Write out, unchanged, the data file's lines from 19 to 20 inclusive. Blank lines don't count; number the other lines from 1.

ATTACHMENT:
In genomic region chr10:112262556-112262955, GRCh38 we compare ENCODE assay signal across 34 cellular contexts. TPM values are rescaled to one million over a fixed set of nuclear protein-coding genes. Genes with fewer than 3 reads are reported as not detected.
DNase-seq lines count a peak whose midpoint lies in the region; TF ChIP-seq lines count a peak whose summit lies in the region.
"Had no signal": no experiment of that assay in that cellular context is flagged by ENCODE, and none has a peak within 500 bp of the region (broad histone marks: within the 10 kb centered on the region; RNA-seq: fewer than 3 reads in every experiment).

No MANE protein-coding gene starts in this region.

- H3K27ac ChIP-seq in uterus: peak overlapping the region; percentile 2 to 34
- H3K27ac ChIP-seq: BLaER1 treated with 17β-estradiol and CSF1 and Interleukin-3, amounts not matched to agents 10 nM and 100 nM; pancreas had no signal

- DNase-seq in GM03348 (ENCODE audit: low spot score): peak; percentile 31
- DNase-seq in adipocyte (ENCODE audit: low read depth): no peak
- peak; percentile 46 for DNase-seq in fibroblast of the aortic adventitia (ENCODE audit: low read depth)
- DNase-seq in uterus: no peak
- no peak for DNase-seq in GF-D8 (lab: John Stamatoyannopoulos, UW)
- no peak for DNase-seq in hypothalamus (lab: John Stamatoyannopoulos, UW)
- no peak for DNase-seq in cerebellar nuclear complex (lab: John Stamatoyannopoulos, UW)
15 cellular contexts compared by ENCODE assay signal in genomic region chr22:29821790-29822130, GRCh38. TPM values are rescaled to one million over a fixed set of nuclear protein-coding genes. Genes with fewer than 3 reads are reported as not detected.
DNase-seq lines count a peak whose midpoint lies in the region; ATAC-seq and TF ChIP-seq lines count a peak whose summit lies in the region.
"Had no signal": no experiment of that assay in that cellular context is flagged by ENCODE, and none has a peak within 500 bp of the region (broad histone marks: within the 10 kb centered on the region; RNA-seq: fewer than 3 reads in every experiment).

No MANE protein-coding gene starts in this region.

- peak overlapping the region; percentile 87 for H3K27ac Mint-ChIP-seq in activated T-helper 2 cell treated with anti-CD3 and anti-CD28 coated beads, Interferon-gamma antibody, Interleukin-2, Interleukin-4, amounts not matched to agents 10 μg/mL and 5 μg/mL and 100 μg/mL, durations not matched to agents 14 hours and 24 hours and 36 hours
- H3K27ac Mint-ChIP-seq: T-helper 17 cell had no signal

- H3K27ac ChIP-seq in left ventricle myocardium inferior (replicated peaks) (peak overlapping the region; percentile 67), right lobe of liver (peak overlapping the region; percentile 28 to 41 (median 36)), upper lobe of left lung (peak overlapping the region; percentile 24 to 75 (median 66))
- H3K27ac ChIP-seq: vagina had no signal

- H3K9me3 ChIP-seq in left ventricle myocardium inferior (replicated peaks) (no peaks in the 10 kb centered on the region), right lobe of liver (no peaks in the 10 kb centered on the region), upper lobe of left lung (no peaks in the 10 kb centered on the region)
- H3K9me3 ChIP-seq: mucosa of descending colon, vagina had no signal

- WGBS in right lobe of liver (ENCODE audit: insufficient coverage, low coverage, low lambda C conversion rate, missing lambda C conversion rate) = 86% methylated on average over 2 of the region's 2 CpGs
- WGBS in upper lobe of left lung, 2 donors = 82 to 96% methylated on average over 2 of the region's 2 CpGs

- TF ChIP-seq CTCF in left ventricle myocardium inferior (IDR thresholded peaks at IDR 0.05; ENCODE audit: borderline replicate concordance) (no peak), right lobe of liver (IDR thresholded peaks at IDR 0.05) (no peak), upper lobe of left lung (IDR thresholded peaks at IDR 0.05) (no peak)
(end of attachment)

- H3K27ac Mint-ChIP-seq: T-helper 17 cell had no signal

- H3K27ac ChIP-seq in left ventricle myocardium inferior (replicated peaks) (peak overlapping the region; percentile 67), right lobe of liver (peak overlapping the region; percentile 28 to 41 (median 36)), upper lobe of left lung (peak overlapping the region; percentile 24 to 75 (median 66))